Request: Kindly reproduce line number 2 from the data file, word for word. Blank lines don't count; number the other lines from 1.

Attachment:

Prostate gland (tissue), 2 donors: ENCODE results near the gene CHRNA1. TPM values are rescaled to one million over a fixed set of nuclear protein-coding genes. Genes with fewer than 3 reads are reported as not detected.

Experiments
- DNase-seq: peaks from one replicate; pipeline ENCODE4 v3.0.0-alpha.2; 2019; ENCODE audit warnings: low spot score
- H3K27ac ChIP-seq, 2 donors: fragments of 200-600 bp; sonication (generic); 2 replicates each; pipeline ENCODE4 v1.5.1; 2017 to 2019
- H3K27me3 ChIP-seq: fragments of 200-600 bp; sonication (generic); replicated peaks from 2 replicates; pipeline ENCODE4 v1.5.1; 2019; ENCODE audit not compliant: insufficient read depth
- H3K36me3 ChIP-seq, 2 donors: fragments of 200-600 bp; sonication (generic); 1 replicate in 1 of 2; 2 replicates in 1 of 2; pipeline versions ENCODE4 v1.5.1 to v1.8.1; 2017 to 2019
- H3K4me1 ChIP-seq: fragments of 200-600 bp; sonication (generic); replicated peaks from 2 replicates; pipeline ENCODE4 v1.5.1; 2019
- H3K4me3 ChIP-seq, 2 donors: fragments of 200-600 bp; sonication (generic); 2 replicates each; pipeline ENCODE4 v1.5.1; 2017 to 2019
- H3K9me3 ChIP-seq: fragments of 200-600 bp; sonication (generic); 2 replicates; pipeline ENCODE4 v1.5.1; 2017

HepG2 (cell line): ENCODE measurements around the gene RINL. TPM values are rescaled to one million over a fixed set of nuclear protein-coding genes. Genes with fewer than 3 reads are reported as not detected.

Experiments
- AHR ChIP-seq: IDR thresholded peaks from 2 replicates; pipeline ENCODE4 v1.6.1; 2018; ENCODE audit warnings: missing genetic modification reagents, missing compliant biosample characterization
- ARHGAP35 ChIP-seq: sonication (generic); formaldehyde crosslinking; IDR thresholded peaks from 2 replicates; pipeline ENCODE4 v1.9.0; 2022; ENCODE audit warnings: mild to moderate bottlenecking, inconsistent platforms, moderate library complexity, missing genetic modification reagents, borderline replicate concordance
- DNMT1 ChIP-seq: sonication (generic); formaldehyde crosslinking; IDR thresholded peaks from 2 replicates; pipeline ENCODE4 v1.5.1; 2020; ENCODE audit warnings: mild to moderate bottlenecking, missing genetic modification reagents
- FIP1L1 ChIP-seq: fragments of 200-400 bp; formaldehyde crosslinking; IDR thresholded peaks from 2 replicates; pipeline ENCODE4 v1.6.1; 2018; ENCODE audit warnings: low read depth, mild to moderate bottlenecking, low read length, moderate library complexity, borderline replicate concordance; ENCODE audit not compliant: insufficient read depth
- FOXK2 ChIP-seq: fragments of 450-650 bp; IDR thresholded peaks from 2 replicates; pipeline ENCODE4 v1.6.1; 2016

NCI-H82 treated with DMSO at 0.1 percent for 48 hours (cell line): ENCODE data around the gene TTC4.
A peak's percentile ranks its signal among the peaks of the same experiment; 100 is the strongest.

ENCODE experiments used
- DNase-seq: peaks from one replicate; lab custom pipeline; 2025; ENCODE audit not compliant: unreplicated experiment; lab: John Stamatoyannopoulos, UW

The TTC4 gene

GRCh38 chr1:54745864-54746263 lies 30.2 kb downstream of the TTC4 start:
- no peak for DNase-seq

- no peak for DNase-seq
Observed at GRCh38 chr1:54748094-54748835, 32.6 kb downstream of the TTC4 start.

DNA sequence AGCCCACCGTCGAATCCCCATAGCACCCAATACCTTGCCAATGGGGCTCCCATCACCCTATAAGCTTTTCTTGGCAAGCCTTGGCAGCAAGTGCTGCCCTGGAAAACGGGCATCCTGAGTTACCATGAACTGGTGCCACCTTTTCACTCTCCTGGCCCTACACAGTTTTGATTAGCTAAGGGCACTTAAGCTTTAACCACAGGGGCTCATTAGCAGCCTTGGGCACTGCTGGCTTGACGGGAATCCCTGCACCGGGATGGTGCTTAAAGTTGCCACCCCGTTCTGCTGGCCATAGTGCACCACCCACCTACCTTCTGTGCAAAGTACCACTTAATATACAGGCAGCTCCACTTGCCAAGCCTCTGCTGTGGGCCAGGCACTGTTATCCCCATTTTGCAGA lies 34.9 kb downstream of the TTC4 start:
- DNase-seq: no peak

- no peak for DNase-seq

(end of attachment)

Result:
Experiments